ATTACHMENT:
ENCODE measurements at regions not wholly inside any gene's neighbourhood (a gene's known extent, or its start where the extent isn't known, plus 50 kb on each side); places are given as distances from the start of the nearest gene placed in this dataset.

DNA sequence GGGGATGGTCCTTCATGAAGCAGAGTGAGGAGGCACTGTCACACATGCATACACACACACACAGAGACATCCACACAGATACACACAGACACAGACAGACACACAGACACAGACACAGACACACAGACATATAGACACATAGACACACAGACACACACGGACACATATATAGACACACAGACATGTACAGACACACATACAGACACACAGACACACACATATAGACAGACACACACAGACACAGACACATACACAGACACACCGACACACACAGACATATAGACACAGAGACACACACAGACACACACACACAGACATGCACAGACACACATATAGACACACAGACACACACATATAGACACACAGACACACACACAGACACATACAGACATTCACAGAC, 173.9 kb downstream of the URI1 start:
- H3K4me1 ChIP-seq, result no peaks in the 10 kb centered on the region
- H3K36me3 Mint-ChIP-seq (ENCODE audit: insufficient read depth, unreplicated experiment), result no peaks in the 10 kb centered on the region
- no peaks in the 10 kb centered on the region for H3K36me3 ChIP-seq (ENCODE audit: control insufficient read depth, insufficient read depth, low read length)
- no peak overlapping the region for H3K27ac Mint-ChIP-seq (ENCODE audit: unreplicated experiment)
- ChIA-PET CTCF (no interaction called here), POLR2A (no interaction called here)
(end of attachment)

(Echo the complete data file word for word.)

ENCODE measurements at regions not wholly inside any gene's neighbourhood (a gene's known extent, or its start where the extent isn't known, plus 50 kb on each side); places are given as distances from the start of the nearest gene placed in this dataset.

DNA sequence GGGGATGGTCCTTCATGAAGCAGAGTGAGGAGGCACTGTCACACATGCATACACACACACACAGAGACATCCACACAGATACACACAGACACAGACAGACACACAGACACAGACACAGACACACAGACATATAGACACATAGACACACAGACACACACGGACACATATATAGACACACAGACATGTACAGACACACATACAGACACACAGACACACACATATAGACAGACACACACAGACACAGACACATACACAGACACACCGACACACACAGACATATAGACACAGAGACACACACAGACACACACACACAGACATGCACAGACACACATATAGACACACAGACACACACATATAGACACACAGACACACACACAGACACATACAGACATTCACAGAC, 173.9 kb downstream of the URI1 start:
- H3K4me1 ChIP-seq, result no peaks in the 10 kb centered on the region
- H3K36me3 Mint-ChIP-seq (ENCODE audit: insufficient read depth, unreplicated experiment), result no peaks in the 10 kb centered on the region
- no peaks in the 10 kb centered on the region for H3K36me3 ChIP-seq (ENCODE audit: control insufficient read depth, insufficient read depth, low read length)
- no peak overlapping the region for H3K27ac Mint-ChIP-seq (ENCODE audit: unreplicated experiment)
- ChIA-PET CTCF (no interaction called here), POLR2A (no interaction called here)